Live From the Lobero Announces Two More Live Stream Events; Pay-Per-View Concerts Featuring Charles Lloyd Ocean Trio & Steppenwolf’s John Kay

Live From the Lobero Announces Two More Live Stream Events
Pay-Per-View Concerts Featuring Charles Lloyd Ocean Trio & Steppenwolf’s John Kay
Special Rebroadcast of KT Tunstall’s Show Announced 
Santa Barbara’s historic Lobero Theatre has announced two more live stream events. On Friday, October 23 the Lobero will host a live streamed performance by the Charles Lloyd Ocean Trio featuring Gerald Clayton and Anthony Wilson and on Friday, November 13, the theater hosts a live stream show by Steppenwolf’s John Kay. Both shows will begin streaming at 8pm PST. KT Tunstall’s concert, which took place this summer, is available to stream now in the Lobero concert library.

Tickets for all live stream shows are $15 and are available now at the Lobero Theatre’s Website. Those who are able to make a donation to support the live music experience at the Lobero Theatre and other venues around the country are welcome to contribute more when they purchase their tickets. Proceeds from the shows will go towards supporting the Lobero Theatre and a donation will be made to NIVA, the National Independent Venue Association. 

The Lobero Theatre is one of the oldest theaters in the country. For almost 150 years, the Lobero has featured some of the world’s greatest artists. Since closing its doors to limit the spread of COVID-19, the venue has lost over $1 million in critical earned income. Like every theater, nightclub, and performing arts center in America, the Lobero faces an uncertain future. When ultimately allowed to reopen, the Lobero and others will need to survive with reduced occupancy, in order to safely socially distance. A great many venues are likely to disappear, before ever getting back to live audience.

Live from the Lobero Producer/Director Byl Carruthers brought the Lobero a concept of “contactless performances” to be livestreamed as inexpensive pay-per-view concerts. Carruthers says, “Since the pandemic started, the artists’ free “livestreams-from-home” have helped us all get along, but venues and artists need a sustainable model to survive!” He adds, “We’re hoping to create a template that can work for the Lobero, and others, as well.”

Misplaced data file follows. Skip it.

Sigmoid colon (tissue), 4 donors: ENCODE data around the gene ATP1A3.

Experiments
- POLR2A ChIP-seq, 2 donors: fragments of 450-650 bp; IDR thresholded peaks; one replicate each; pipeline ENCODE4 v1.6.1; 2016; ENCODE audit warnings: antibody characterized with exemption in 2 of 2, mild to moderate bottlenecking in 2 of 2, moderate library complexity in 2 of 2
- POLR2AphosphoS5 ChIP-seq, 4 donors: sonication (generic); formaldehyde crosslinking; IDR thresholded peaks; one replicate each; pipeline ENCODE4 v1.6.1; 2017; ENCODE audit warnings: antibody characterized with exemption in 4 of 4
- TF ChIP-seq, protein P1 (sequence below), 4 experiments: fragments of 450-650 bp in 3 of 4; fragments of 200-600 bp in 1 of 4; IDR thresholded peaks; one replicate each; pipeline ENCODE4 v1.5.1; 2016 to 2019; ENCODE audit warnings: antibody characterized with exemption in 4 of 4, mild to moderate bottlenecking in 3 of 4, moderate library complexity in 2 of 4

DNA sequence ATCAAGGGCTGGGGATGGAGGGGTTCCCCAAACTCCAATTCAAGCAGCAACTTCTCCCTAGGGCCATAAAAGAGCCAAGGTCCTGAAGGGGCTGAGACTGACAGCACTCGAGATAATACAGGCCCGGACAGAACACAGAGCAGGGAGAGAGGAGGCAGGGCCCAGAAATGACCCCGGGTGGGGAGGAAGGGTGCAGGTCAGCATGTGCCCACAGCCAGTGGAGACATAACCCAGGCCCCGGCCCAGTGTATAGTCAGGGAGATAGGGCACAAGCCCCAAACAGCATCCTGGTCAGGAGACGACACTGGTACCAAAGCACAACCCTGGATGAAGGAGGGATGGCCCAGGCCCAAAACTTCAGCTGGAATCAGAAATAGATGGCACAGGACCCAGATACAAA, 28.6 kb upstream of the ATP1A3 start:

Carruthers’ safety-centric production model involves a forensically small crew using various assigned entrances. In addition to PPE, temperature, and symptom checks while entering the building, all crew members will bring their own food and remain in their specific space for the entire production. Some of the technicians perform their tasks from individual rooms. Others never come within 15 feet of the artists. They are only to leave their room, or position, to use one of the eight assigned bathrooms and stalls. After set-up, the day before show day, the stage, doors, hallways, and rooms, will all be disinfected to meet COVID-19 sanitation guidelines. On show day, no one other than the artist(s) walks on to the performance stage. Artists arrive through stage doors and take their place on-stage, perform, and exit, without making any contact with the crew.

About The Lobero Theatre

The Lobero Theatre has been serving the community in many ways throughout its 147-year history, including as a shelter during the 1925 Santa Barbara earthquake. We’re being creative during the current schedule disruptions by digging into the Lobero’s rich history with regular “Intermission” online informational series, thanks to a generous gift from Earl Minnis, showcasing our building as a part of the #LightItBlue campaign celebrating health care and essential workers.

Established as a non-profit organization to act as stewards for this important historic institution, the mission of the Lobero Theatre Foundation is to maintain and operate the historic Lobero Theatre as a performing arts center and cultural asset to the community of Santa Barbara, and to present the highest quality productions in music, dance, and theatre.

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